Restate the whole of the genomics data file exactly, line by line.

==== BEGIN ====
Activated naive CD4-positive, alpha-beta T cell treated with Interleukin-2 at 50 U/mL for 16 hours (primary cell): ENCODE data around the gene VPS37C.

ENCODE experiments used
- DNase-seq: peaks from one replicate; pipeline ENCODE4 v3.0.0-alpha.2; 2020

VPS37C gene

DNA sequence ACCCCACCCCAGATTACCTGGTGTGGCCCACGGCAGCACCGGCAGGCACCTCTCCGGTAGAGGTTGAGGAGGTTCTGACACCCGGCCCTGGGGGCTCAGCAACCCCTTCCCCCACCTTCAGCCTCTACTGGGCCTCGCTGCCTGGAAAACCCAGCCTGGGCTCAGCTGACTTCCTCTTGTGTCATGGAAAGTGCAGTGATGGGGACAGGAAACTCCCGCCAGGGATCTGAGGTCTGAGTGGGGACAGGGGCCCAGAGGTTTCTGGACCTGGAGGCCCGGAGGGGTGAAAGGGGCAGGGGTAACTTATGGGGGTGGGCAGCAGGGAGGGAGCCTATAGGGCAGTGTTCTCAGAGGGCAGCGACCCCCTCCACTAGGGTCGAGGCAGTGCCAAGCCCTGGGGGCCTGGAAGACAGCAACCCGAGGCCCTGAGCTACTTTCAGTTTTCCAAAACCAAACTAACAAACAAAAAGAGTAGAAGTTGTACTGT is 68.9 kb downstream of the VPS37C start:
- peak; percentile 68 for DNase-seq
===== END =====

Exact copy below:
Activated naive CD4-positive, alpha-beta T cell treated with Interleukin-2 at 50 U/mL for 16 hours (primary cell): ENCODE data around the gene VPS37C.

ENCODE experiments used
- DNase-seq: peaks from one replicate; pipeline ENCODE4 v3.0.0-alpha.2; 2020

VPS37C gene

DNA sequence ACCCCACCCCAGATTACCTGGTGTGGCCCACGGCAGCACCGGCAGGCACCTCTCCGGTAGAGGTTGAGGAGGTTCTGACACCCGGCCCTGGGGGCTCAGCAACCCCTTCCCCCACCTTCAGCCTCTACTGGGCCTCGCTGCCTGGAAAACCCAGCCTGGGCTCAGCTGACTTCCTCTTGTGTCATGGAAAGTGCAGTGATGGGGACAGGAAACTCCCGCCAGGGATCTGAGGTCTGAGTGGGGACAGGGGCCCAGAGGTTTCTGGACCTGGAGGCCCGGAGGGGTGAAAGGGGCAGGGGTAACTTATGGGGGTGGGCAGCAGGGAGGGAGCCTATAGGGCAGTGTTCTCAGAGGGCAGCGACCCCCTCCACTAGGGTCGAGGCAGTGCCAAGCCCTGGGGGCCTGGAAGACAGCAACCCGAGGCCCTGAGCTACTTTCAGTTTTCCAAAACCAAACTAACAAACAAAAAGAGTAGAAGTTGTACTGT is 68.9 kb downstream of the VPS37C start:
- peak; percentile 68 for DNase-seq